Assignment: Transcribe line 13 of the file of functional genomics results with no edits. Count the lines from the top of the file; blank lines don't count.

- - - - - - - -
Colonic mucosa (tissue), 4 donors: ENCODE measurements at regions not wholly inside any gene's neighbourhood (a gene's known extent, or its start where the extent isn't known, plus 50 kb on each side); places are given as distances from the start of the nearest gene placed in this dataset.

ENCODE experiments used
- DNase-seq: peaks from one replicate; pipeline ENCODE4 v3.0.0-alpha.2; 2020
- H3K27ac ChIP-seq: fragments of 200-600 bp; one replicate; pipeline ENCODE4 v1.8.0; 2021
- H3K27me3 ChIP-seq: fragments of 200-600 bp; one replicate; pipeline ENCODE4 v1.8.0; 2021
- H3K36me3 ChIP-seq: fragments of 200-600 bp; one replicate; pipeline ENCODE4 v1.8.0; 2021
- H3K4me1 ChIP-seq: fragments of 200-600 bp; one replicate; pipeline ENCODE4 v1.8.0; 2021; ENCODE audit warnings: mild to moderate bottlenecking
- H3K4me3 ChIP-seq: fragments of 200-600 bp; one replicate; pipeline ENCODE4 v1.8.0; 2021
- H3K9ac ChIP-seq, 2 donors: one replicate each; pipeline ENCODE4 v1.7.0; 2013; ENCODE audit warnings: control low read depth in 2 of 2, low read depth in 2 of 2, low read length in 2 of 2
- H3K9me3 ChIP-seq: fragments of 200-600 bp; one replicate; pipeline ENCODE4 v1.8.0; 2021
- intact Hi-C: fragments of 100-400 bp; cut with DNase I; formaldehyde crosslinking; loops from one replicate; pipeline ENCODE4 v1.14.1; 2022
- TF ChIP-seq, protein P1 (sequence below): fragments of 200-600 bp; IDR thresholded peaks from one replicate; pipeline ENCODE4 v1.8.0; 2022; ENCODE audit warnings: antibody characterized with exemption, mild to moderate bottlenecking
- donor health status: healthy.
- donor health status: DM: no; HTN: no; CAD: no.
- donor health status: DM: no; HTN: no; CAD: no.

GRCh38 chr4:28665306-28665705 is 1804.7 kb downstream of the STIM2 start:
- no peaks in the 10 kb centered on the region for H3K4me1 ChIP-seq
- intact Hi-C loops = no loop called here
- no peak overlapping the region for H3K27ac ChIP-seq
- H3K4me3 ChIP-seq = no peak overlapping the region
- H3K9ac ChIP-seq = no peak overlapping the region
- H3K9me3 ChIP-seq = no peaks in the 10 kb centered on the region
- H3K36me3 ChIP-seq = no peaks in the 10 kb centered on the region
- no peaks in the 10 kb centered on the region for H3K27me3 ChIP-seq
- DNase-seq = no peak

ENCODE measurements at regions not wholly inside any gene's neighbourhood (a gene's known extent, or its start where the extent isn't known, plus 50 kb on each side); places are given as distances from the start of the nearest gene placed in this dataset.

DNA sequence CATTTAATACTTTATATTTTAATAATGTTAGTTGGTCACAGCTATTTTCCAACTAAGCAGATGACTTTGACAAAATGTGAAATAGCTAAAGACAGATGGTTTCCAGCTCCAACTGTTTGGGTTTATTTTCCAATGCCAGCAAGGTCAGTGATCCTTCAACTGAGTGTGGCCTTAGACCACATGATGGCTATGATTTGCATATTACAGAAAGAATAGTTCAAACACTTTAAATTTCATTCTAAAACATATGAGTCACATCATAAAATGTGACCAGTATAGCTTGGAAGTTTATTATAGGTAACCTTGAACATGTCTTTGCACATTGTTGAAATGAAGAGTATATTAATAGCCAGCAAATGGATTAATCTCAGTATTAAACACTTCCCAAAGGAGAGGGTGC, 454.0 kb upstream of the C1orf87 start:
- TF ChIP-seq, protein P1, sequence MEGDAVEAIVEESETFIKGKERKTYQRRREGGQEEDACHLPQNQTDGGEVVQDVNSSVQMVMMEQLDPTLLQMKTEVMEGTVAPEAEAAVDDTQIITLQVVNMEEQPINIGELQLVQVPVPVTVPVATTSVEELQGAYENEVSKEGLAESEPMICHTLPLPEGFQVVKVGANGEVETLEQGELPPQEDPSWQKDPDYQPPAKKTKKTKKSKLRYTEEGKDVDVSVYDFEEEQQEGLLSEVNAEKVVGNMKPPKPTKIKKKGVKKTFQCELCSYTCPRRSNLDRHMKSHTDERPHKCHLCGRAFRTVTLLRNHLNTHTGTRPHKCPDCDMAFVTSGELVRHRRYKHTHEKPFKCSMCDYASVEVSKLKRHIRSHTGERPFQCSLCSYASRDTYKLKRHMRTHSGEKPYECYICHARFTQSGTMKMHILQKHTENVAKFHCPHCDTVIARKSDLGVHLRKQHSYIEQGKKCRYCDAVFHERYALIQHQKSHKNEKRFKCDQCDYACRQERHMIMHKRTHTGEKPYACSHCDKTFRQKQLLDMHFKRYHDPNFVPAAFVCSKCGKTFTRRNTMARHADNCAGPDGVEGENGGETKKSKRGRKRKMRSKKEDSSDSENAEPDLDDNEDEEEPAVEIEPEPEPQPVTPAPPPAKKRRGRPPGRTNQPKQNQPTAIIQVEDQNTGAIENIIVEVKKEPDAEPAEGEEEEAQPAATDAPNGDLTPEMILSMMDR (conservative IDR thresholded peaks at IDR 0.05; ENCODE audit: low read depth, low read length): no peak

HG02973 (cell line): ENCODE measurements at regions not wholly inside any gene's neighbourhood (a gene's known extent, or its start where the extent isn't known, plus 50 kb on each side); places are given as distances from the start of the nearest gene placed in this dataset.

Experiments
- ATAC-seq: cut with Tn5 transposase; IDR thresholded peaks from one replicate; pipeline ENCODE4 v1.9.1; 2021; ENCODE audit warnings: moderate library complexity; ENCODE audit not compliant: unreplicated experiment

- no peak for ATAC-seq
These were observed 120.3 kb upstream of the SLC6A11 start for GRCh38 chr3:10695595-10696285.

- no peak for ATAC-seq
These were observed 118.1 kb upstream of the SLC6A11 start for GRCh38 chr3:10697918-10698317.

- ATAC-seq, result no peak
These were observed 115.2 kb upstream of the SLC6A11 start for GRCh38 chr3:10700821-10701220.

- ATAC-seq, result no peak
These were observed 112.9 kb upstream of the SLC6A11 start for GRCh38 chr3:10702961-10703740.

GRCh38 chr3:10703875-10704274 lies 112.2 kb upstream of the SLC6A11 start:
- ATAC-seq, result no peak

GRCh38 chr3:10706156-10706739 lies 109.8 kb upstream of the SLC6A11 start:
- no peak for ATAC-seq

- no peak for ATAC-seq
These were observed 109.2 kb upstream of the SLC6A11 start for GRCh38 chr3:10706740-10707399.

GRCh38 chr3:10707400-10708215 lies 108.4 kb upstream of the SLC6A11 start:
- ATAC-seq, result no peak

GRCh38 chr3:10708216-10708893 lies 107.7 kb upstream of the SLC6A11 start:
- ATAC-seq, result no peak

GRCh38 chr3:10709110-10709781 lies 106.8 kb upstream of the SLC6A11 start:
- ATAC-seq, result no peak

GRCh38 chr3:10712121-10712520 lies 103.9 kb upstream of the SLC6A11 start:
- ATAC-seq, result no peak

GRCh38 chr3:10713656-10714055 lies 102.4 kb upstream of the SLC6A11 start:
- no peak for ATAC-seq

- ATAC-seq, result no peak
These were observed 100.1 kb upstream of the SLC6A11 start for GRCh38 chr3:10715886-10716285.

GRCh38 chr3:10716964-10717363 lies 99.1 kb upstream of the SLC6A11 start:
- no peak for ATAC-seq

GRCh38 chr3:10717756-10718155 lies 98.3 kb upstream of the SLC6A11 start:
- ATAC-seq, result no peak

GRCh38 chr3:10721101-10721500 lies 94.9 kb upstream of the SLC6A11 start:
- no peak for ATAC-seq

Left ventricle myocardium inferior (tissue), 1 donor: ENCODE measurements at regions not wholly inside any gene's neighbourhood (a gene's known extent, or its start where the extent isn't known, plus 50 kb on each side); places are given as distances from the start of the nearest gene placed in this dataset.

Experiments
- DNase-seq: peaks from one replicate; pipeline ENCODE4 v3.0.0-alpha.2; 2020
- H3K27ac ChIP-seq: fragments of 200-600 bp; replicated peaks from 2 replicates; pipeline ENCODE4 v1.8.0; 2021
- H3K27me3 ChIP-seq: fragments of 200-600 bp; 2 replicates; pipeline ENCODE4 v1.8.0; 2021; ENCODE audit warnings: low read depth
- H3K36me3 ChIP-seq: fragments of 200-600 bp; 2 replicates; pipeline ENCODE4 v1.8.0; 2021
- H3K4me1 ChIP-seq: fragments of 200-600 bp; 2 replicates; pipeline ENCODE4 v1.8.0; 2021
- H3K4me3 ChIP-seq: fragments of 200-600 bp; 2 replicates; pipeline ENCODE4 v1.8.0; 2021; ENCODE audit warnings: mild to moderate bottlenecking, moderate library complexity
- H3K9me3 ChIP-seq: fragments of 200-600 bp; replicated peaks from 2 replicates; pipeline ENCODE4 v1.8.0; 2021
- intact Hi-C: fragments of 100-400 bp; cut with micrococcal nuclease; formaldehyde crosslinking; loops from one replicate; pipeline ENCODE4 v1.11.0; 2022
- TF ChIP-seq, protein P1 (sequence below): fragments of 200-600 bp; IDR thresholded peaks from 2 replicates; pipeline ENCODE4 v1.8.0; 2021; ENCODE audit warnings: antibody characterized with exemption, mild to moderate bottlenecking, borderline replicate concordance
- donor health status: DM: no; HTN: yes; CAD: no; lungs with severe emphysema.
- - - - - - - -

- donor health status: healthy.